Angie got in last night. Our landlords were kind enough to take us to the airport to pick her up. When we got there at 11:45, however, to our horror, she was waiting in the international arrivals area. Her plane had arrived 20 minutes early. Who´d have known? We fit the four of us – Will, Eileen, Angie, and me – into the landlords´ toyota camry. Marlene and Luis both came along for the ride, so on the way home, six of us were stuffed into the car, a number disorienting enough to cause Eileen to get her fingers caught in between the door and the dashboard when I closed it.

We of course didn´t get to bed very early, and consequently, we were all suffering when we had to get up at 6:00 this morning to go to the airport for our Galapagos flight. Everything went smoothly, but in Quito, we discovered that we´d be on the tour with about 15 – 20 5th-grade kids — kids who proved to be pretty obnoxious when, for example, we were getting off the bus that had taken us from the airport to the ferry, and one of the overanxious little tykes exclaimed,”Chuta! Por esa mochila!” (roughly, “geez, this backpack is in the way!”) He continued trying to push by us in the two-foot wide bus aisle after I had picked up the backpack in question.

Our guides here don´t speak much English; Angie and Will are pretty much the only ones who don´t understand Spanish — though Will´s doing pretty good actually. I´ve been translating for Angie whenever I can afford to stop concentrating fully on the understanding the guides myself. At lunch today, which immediately followed our arrival in Puerto Ayora, the guides gave us an exhaustive list of rules to follow (thanks 5th graders) and told us about our schedule for the day. We´d be going to the Charles Darwin Research Station.

Once there, we saw some iguanas and baby tortoises in zoo-like open-air enclosures and we saw some massive tortoises more or less roaming free. It´s true, you can go right up to them and pretty much touch them, though you´re not supposed to. You´re also not supposed to take pictures with a flash. Nonetheless, one gringo-looking woman, taking pictures just before our tour arrived, violated the rule. Our guide said, “no flash!” to which she replied, “there is no flash!” and then she proceeded to take a picture with her flash. She and her husband were pretty salty about being reprimanded. “That´s why people don´t like Americans,” Angie observed. Exactly.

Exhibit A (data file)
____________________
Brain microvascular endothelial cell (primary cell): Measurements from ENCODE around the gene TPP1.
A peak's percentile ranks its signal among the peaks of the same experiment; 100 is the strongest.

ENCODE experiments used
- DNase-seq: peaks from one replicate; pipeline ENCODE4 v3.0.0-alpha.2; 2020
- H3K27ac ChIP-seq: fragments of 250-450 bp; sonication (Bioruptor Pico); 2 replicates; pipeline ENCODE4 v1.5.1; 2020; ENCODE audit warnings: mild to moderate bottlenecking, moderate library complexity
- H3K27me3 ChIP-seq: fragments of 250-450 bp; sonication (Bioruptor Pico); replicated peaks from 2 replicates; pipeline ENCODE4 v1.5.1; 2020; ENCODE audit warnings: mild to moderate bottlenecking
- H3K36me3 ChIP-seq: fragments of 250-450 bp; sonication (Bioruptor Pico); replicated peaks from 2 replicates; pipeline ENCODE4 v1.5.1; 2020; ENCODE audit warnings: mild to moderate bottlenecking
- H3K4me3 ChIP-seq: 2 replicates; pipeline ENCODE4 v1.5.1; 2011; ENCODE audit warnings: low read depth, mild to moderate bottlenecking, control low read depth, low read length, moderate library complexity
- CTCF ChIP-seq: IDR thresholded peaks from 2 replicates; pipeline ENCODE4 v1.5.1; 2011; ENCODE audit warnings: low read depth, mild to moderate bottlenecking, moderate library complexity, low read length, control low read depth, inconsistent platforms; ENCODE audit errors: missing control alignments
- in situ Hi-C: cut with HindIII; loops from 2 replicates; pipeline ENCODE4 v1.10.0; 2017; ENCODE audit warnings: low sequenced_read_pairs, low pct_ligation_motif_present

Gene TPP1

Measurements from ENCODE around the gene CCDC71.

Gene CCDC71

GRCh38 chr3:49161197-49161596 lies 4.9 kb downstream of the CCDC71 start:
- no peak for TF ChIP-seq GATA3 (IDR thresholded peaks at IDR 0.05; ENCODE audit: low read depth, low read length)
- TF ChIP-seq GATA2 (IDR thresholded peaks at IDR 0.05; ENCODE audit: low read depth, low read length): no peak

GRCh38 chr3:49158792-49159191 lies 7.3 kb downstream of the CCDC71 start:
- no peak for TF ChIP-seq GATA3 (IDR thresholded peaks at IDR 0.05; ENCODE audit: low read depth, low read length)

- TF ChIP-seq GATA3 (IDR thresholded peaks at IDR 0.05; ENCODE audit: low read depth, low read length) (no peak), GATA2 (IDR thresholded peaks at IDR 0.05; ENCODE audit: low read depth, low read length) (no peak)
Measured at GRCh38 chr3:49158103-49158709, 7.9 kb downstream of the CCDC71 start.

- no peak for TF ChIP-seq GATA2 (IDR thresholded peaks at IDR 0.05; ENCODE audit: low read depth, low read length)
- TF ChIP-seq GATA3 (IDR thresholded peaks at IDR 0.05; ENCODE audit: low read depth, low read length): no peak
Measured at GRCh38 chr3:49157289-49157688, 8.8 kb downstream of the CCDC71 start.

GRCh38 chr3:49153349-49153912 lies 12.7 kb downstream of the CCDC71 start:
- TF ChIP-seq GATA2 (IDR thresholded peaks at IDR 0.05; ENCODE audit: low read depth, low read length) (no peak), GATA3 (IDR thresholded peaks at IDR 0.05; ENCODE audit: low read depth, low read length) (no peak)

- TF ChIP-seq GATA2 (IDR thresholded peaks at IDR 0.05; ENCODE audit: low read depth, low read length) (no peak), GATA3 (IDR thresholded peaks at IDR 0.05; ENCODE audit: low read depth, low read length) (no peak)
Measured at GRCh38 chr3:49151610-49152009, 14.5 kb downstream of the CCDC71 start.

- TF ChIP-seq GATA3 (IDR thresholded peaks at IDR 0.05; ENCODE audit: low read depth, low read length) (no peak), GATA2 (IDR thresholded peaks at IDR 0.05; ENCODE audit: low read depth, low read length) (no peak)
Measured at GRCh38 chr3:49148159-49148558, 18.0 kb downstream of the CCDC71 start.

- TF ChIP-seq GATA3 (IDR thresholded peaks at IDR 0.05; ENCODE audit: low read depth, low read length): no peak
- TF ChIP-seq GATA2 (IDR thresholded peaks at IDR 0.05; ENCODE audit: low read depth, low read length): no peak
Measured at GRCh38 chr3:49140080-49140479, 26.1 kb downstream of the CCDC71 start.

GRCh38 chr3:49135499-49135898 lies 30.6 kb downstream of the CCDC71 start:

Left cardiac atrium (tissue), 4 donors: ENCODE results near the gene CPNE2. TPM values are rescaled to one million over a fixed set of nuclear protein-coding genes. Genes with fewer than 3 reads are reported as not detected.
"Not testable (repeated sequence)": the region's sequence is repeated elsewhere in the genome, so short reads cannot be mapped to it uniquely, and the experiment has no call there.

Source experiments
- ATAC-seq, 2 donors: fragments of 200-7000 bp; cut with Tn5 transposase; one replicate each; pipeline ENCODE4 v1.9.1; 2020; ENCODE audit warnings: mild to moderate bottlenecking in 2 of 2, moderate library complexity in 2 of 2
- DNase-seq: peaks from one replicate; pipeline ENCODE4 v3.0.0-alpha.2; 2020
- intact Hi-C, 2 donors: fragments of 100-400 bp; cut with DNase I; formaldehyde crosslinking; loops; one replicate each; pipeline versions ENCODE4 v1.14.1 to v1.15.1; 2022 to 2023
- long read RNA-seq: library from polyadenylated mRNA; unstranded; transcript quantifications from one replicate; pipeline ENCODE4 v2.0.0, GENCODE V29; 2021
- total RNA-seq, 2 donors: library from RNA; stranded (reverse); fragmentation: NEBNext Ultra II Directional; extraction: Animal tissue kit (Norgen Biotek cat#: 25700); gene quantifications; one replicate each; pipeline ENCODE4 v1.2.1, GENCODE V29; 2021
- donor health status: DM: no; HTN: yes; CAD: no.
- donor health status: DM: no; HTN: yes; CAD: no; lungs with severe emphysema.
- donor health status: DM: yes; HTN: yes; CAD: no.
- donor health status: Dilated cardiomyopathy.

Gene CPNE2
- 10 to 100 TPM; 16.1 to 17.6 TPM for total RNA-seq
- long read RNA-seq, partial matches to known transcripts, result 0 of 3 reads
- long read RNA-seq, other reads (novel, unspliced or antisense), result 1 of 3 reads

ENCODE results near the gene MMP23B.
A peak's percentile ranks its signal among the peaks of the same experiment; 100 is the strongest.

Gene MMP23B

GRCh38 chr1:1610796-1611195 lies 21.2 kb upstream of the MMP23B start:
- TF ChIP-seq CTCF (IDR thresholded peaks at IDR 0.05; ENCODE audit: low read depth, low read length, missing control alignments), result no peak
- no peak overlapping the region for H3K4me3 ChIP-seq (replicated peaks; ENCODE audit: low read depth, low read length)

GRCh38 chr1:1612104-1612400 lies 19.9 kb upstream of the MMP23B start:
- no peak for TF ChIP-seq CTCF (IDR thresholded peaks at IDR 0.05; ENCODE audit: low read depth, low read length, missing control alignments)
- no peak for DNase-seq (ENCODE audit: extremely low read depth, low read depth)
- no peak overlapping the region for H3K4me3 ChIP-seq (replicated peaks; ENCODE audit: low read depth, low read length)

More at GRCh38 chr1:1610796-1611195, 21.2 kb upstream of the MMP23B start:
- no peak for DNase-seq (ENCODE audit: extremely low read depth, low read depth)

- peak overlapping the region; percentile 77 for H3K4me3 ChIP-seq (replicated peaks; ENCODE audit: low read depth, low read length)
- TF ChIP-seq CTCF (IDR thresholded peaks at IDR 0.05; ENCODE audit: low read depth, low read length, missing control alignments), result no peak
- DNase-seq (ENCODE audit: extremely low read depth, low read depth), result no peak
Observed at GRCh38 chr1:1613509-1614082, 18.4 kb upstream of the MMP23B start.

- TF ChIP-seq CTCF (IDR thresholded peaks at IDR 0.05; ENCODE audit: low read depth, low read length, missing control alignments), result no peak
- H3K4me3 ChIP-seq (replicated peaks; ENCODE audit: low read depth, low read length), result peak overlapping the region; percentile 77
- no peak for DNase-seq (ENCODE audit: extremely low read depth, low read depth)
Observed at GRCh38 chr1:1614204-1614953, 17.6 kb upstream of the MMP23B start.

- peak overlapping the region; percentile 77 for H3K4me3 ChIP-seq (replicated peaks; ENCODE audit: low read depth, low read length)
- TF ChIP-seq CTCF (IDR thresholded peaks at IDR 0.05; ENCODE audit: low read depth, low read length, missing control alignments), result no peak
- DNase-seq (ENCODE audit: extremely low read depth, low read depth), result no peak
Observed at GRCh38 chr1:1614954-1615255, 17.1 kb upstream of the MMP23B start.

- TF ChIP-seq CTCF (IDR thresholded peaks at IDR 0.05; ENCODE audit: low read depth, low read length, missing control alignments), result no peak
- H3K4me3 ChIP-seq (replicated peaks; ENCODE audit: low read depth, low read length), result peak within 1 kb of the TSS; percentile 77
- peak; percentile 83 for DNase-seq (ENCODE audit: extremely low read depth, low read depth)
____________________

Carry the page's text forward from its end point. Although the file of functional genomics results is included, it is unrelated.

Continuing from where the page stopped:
After the tour of the research station, we stopped at a small rocky beach for an optional hour of swimming and/or relaxing in the shade. Will and I went in; Will brought his snorkeling mask. I tried it out – a little reluctantly – but fell in love. There were so many fish, and they too, like all the animals in the Galapagos, were pretty unafraid of humans. It made the ocean much less intimidating.

28 Mar

Galapagos update

Well, we’re in the Galapagos. I plan on posting several days’ worth of blogs when we get back to Quito. The trip has been great so far, though it just took a turn for the strange. You’ll have to wait, though, to hear all the news. This place is very cool, but very expensive, and we’re gonna get off the internet before our money runs out. Will and Angie are enjoying themselves. They’ve been a lot of fun. Today, we’re gonna go on another yacht tour; we’ll be able to do some kayaking and snorkeling on a different island. We’re taking tons of pictures and we’ll be posting those as soon as we sift through and decide on the most post-worthy. We’ll be back in Quito either tomorrow or on Wednesday. Apparently, it’s very easy (and free) to change your flight from the Galapagos, so we have some flexibility. In the meantime, sorry for the delay. There’s lots to say, just no time or money to say it.